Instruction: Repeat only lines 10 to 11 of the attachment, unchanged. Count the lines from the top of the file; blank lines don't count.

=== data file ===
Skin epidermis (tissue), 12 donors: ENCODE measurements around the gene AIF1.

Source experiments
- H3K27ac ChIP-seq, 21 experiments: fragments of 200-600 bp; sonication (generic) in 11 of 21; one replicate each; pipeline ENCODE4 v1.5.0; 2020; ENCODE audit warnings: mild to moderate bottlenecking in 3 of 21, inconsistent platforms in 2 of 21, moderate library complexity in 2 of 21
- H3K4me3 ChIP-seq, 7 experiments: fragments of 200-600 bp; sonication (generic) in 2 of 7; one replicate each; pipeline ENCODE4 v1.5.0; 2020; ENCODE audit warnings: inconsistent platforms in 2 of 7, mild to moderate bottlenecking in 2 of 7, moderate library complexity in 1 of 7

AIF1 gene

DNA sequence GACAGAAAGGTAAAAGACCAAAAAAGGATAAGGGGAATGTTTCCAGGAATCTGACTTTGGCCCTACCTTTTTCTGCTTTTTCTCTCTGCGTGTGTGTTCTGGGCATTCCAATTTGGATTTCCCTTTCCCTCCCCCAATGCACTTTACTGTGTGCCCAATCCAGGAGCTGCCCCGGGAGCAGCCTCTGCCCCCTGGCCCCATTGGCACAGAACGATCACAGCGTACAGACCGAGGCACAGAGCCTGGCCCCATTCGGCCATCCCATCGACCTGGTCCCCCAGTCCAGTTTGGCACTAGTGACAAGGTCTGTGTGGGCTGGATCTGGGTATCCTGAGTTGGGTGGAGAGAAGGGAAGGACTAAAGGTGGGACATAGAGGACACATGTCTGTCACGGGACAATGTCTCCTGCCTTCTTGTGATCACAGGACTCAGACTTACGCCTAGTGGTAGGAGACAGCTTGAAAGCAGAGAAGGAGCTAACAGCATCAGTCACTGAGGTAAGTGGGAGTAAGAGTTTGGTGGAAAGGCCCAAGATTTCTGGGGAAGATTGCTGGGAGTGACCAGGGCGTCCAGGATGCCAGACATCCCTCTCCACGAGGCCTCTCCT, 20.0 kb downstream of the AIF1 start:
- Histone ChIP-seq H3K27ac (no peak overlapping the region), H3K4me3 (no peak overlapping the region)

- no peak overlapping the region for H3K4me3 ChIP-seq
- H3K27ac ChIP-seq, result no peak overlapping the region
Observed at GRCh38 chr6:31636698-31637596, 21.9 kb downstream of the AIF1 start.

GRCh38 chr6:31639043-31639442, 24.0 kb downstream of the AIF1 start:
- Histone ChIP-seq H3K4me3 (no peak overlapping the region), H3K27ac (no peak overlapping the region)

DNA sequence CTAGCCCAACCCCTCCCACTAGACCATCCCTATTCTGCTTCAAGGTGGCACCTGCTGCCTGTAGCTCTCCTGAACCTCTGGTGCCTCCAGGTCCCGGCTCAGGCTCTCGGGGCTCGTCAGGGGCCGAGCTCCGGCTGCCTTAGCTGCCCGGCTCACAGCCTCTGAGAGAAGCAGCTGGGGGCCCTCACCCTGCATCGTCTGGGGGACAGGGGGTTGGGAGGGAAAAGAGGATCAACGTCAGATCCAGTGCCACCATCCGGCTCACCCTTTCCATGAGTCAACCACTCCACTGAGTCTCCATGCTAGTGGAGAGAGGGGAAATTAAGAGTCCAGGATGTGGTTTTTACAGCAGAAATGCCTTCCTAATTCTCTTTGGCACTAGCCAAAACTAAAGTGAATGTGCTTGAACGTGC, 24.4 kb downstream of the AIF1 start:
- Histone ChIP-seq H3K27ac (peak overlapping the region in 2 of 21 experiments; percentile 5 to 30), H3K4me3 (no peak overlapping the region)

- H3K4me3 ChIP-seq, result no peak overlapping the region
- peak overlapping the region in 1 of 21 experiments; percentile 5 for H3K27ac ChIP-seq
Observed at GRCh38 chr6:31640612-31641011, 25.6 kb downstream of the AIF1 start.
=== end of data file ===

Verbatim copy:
Observed at GRCh38 chr6:31636698-31637596, 21.9 kb downstream of the AIF1 start.

GRCh38 chr6:31639043-31639442, 24.0 kb downstream of the AIF1 start: